Though he started as a performer, Eubank found a passion for musical direction during his sophomore year of college when he was given the opportunity to help as an accompanist when there was a lack of staff.
“I e-mailed the director of the program, and I did that, and I saw how much I liked doing it,” he recalled about what drew him to musical direction.
Eubank tends to gravitate towards older musicals but has an appreciation for recent works by people such as Benj Pasek and Justin Paul and Lin-Manuel Miranda.
“I think part of what is exciting about musicals today is that writers are incorporating rap and hip-hop with more classical musical theatre music,” he said.
To prepare for his role as musical director, Eubank goes through the score at least a month in advance to find where most of his time and focus needs to be. He then plans a rehearsal schedule, not an easy task when in rehearsals for three shows at one time. His focus is usually on ensemble pieces first, so the actors become familiar with the music as early as possible. Then, more individual coaching with the lead actors is done later in the process.
“I try to make sure we are all on the same page,” he said. “I try to aid the actor in understanding the music and how it informs their character.”
Also a newcomer to The Prizery, Patrick Coleman was “bitten by the bug” after seeing a production of “The Lion King” when he was young. He began to pursue theatre and attended a performing arts high school for his junior and senior year. Coming from a background of hip-hop and African style dance, he was introduced to ballet and jazz there.
Coleman attends Elon University where he graduated last year. During his junior year, he was given the opportunity to travel around the country of Ghana and dance for the people there, many of whom did not speak English.
“It’s one of the most inspiring things I’ve ever done,” he said. “It showed me that even if you don’t understand what it means, you can appreciate it. I love to bring dance to others.”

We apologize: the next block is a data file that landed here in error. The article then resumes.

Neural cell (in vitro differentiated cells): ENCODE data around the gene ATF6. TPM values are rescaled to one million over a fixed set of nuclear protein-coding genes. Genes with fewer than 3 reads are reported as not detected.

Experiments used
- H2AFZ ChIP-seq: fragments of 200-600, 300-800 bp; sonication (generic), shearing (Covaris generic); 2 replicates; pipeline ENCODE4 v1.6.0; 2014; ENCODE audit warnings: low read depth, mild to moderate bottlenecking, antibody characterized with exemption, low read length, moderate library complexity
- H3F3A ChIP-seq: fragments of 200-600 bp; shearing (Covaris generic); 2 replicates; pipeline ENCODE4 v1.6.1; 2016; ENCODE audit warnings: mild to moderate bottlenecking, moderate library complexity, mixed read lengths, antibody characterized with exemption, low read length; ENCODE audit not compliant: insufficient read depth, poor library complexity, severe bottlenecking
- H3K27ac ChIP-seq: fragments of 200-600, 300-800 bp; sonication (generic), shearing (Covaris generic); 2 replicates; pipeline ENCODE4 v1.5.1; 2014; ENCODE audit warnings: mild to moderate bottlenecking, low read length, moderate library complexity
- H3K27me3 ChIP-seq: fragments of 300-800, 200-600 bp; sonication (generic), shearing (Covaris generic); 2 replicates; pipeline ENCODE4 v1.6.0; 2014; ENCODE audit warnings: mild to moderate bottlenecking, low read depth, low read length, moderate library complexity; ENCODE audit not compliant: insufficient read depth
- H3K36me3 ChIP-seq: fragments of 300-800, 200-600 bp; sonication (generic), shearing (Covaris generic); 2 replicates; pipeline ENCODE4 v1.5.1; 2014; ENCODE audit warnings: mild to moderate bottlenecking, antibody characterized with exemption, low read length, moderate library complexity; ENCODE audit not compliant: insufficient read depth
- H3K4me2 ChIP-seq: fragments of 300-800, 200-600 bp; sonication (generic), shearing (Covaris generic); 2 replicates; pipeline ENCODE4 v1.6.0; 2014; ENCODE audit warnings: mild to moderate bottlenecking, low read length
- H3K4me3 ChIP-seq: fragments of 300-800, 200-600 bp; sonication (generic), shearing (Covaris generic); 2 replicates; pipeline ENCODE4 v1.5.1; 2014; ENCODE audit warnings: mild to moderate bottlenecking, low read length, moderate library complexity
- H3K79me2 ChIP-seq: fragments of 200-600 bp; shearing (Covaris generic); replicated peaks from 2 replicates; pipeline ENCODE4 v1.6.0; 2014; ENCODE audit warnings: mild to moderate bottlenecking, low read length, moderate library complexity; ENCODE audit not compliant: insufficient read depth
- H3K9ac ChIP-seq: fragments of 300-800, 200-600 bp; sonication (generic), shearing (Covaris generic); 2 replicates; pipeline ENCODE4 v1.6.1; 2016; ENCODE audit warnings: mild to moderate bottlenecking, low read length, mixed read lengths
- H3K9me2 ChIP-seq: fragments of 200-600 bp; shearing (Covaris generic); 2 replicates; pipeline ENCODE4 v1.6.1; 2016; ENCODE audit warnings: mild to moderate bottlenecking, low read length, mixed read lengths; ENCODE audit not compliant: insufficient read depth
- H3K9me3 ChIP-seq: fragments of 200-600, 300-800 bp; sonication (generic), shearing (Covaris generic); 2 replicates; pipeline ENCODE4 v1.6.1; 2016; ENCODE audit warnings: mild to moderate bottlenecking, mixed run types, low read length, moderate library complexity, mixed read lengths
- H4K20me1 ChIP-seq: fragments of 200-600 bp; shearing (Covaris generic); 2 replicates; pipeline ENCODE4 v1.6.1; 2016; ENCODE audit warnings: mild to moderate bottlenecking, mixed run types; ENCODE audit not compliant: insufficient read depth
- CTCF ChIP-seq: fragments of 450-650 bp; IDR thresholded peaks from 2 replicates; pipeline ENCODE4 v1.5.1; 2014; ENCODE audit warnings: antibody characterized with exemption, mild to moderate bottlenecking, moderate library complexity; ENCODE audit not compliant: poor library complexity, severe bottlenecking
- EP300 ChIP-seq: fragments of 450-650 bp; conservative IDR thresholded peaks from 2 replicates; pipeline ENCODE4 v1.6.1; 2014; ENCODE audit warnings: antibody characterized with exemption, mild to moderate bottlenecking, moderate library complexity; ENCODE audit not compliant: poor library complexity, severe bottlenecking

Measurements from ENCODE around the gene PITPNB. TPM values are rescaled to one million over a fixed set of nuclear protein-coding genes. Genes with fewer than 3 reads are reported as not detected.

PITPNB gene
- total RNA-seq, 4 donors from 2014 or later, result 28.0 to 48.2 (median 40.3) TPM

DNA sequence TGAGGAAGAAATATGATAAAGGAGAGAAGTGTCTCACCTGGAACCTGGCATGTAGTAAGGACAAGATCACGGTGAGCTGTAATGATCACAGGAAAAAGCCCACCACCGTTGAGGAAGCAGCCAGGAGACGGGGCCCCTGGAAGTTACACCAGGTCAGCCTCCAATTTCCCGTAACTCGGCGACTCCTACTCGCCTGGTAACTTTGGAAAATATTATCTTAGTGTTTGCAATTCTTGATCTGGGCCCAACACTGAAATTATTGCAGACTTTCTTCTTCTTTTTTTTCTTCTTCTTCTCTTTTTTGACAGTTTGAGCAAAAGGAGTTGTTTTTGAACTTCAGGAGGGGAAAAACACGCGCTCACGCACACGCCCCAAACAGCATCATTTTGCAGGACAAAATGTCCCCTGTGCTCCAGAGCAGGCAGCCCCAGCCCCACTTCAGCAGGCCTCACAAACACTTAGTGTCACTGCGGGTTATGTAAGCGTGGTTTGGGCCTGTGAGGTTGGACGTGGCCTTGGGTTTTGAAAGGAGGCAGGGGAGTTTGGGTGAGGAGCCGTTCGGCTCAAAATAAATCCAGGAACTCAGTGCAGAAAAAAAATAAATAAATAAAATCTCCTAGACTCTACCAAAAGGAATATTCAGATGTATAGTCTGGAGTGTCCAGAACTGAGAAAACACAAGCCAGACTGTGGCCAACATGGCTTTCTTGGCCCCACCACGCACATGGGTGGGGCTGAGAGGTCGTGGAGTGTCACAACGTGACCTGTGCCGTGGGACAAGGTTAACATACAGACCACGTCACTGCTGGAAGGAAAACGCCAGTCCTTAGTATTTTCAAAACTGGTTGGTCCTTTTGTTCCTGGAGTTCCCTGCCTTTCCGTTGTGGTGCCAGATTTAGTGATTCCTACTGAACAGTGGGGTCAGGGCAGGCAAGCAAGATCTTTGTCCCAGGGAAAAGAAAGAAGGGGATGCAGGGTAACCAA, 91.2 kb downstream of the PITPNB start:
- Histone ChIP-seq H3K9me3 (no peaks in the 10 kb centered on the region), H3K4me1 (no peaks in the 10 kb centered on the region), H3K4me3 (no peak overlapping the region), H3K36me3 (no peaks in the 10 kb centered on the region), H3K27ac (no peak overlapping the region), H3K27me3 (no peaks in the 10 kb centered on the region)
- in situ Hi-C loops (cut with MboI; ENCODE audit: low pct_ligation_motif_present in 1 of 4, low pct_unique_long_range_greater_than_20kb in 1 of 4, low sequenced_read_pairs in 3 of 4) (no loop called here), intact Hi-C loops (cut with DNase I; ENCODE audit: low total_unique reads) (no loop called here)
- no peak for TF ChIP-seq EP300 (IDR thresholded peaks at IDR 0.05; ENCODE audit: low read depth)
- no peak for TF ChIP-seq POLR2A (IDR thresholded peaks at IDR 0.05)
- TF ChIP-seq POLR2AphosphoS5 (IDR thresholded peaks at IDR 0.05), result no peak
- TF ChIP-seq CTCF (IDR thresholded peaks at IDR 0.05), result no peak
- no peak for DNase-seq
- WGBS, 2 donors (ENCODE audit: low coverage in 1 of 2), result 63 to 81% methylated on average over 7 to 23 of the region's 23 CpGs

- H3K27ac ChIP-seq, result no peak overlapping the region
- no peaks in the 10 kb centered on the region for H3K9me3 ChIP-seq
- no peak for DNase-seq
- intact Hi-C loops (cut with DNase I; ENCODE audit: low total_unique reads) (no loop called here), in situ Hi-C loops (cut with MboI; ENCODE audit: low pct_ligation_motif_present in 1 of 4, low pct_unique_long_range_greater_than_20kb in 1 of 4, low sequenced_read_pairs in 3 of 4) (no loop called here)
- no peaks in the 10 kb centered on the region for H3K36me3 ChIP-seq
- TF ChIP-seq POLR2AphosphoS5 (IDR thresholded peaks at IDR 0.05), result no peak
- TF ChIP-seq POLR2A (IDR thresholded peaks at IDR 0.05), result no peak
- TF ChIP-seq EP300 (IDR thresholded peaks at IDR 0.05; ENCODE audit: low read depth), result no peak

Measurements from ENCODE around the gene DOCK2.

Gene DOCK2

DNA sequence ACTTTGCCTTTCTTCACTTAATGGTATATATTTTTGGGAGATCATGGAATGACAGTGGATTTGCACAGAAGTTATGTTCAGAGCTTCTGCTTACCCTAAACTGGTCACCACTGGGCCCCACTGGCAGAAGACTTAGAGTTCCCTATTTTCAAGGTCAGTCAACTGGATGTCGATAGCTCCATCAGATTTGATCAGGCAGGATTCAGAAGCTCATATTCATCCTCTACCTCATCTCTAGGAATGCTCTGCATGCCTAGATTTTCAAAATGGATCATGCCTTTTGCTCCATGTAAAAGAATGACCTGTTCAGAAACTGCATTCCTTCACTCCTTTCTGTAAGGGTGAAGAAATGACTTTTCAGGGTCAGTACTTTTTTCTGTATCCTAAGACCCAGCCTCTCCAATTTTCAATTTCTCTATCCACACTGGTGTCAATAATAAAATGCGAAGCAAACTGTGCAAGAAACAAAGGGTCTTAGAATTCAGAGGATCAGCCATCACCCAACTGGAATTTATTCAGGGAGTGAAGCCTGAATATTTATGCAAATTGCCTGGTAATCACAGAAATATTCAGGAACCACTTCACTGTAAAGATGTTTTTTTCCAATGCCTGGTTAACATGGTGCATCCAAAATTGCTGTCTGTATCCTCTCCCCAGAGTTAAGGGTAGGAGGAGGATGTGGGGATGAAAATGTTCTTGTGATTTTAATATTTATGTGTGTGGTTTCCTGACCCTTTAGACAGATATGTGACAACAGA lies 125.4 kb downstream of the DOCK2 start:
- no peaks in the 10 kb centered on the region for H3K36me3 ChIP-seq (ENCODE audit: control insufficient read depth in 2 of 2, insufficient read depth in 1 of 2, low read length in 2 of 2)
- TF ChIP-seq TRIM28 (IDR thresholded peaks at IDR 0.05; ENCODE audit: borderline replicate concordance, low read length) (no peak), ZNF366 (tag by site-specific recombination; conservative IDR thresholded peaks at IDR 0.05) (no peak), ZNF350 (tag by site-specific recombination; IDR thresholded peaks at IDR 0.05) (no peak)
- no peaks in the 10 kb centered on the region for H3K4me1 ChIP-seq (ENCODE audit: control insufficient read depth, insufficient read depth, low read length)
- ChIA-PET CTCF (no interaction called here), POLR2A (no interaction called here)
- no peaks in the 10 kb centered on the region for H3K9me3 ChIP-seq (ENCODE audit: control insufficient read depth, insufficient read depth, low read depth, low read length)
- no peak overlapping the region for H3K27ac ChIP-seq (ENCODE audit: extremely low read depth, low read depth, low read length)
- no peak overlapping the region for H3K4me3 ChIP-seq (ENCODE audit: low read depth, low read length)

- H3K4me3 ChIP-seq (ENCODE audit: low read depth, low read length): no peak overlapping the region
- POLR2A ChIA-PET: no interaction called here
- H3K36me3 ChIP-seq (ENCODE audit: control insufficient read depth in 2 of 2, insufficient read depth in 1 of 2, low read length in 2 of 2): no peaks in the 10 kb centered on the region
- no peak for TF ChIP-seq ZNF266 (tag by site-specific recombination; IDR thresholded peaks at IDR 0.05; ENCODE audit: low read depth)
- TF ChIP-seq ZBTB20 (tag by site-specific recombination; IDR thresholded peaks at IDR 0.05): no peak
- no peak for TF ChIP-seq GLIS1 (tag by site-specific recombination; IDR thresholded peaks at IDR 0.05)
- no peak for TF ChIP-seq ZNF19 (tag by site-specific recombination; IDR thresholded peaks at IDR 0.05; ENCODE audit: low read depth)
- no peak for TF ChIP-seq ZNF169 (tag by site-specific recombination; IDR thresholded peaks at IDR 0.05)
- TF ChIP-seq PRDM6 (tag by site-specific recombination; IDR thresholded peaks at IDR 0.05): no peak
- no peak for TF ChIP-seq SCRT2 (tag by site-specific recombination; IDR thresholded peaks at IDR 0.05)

This summer will be Coleman’s first time choreographing an entire show by himself, but he is ready for the challenge.
“I have a love for problem-solving, making things up on the fly and making things work,” he said.
When choreographing, Coleman usually decides on a number that he wants to do and then looks to inspiration from pictures or videos. He also considers the story that needs to be told while also making sure everyone is having fun with it.
One of the most significant challenges Coleman will face this summer is choreographing the 15-minute long “dream dance” number from “Oklahoma!” With the show being the first of its kind to use dance as a storytelling device rather than just filler, he has to focus even more on how to make the movements make sense.
“There’s so much detail in the music and heart to be found,” he said.
The three are looking forward to collaborating with each other this summer and to work together to create the best pieces of theatre possible for audiences.
The Prizery’s Summer Theatre opens with “Oklahoma!” on June 22 and runs through July 1. Tickets are currently available by calling the box office at 434-572-8339, online at www.prizery.com, or at the box office located at 700 Bruce Street. Tickets for “Red, White & Broadway” and “Gypsy” are also on sale now.